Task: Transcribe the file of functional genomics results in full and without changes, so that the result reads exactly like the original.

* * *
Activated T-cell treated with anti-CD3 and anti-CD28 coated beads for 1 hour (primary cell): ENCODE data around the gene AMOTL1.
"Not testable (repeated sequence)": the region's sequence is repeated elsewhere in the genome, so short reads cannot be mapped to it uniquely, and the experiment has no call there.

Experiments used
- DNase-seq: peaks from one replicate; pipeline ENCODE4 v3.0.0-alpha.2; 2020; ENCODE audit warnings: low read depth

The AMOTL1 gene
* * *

Activated T-cell treated with anti-CD3 and anti-CD28 coated beads for 1 hour (primary cell): ENCODE data around the gene AMOTL1.
"Not testable (repeated sequence)": the region's sequence is repeated elsewhere in the genome, so short reads cannot be mapped to it uniquely, and the experiment has no call there.

Experiments used
- DNase-seq: peaks from one replicate; pipeline ENCODE4 v3.0.0-alpha.2; 2020; ENCODE audit warnings: low read depth

The AMOTL1 gene